But that all changed in the 1976 Act; works are “copyrighted” (i.e., protected by copyright) the moment they are created. You don’t have to do anything to get that protection; it’s inherent, the law now says, in the work itself, and the copyright rights exist from the moment of the work’s creation. It is thus nonsensical to say that Di Modica created the sculpture and “copyrighted” it; it’s already “copyrighted,” as soon as it had been created. Using copyright as a verb obscures that very fundamental copyright principle, making people think that there’s something you have to do, steps you have to take, in order to obtain copyright, when in fact there are none.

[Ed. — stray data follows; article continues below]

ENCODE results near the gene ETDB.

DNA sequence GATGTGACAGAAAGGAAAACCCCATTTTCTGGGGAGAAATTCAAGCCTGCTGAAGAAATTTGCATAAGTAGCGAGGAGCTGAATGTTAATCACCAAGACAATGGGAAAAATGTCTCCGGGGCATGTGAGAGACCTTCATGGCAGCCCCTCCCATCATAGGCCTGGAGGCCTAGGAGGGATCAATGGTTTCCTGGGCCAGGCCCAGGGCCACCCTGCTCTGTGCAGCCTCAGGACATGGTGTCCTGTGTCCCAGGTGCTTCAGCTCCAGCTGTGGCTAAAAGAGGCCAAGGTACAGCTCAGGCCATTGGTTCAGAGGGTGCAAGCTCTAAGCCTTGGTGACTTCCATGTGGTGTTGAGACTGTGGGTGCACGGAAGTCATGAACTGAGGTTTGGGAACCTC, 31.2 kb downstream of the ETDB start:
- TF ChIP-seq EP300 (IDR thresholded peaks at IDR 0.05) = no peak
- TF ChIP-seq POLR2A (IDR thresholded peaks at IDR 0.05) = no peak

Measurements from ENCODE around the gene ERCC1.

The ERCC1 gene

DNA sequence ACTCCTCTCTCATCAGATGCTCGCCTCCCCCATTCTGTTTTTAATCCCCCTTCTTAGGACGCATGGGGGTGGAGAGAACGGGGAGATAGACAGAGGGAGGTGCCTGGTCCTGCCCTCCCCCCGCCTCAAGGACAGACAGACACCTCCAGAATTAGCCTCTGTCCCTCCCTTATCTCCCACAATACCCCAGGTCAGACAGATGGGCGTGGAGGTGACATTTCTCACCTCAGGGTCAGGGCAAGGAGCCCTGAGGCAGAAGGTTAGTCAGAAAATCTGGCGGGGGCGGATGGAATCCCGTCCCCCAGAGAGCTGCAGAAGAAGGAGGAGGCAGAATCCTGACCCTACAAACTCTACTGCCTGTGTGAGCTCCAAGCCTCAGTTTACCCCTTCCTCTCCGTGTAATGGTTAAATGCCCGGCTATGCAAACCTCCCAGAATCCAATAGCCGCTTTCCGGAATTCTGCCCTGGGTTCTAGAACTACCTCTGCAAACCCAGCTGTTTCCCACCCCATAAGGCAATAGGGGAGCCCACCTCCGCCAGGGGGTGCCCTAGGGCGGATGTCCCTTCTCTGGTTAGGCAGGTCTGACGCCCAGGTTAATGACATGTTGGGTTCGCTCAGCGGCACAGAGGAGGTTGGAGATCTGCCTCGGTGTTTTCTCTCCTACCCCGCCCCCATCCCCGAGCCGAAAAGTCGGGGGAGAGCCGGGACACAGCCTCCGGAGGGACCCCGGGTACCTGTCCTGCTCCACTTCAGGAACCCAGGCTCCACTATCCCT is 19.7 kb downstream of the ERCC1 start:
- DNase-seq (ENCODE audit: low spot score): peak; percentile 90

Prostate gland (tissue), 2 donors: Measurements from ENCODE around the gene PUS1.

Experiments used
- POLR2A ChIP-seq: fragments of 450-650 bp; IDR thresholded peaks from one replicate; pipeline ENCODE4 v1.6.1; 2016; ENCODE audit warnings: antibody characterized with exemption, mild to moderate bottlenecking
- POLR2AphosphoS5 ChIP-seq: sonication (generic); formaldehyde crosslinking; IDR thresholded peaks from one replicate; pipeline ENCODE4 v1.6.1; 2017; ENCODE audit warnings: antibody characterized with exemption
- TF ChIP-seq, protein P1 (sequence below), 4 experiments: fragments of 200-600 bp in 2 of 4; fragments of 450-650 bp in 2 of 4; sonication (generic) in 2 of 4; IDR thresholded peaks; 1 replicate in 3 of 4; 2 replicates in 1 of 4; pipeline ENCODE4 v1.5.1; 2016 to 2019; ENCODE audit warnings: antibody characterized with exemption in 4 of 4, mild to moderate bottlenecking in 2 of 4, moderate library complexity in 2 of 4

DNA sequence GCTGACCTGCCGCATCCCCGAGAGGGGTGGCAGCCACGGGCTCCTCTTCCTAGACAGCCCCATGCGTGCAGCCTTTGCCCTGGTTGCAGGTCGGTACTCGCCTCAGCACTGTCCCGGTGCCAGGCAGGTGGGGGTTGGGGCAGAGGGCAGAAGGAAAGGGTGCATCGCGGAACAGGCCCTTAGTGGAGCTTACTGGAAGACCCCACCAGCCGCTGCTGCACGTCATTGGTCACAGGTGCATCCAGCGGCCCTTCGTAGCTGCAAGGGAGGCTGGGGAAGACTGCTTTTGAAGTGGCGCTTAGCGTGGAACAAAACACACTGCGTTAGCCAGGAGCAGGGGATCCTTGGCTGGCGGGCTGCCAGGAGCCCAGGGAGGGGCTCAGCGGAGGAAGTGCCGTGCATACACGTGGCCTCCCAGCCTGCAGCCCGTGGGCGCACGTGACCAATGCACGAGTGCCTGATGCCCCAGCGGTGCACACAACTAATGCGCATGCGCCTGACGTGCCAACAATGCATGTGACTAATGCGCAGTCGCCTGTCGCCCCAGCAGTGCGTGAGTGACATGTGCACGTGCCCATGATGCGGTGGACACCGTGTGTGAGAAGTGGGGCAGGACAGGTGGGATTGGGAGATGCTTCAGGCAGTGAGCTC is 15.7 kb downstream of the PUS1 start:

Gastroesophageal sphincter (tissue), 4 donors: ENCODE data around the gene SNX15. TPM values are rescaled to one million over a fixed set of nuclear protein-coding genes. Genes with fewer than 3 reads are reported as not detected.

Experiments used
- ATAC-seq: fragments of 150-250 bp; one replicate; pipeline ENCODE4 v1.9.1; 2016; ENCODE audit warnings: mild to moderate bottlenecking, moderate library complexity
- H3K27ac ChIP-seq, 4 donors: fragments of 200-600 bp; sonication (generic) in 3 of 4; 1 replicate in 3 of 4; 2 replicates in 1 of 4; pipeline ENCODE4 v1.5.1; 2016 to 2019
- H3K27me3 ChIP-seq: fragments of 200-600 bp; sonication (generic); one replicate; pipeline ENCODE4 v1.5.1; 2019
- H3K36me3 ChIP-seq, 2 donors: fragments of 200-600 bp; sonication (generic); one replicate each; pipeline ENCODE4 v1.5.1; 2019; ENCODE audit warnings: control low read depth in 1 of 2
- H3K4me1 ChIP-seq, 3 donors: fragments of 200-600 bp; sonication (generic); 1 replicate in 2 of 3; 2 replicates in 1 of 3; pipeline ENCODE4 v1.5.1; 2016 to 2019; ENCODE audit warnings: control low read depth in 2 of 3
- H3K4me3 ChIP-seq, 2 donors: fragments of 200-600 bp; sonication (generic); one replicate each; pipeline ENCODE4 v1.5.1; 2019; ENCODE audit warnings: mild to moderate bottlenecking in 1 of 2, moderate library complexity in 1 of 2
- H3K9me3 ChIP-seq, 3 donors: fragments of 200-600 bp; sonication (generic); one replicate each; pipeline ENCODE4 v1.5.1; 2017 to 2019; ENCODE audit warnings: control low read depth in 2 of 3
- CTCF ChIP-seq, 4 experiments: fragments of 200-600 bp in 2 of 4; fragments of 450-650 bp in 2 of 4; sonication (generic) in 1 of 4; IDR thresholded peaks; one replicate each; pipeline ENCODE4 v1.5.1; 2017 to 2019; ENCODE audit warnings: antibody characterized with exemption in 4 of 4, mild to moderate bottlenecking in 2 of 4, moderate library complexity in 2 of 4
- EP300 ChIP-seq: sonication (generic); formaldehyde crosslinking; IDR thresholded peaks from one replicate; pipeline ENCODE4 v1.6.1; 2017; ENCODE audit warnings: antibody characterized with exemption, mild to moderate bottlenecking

And Visbal didn’t perform any of the prohibited acts; she didn’t touch or alter or reproduce or displace the design of Di Modica’s sculpture, or incorporate any parts of his design into her design. Several commenters suggested that Visbal did indeed incorporate parts of his design into hers, insofar as her Fearless Girl was (by assumption) conceived to be facing down the charging bull. As one reader put it: “Her design, from an artistic standpoint, clearly and intentionally includes the bull. As Visbal explains, the point of her design is that the girl is blocking the bull, so the bull is, by definition, part of the design.” I could have been clearer: she didn’t incorporate any of Di Modica’s copyright-protected design into hers. A charging bull may be part of Visbal’s conception of the work – but Di Modica doesn’t have copyright protection in a charging bull, he only has copyright protection in his particular design of a charging bull – the tilt of the bull’s head, the placement of its legs, the length and curvature of its horns, etc. The mere idea of a bull charging isn’t part of his protected design – so even if she had “charging bull” as part of her design, she didn’t incorporate Di Modica’s “Charging Bull” into her work.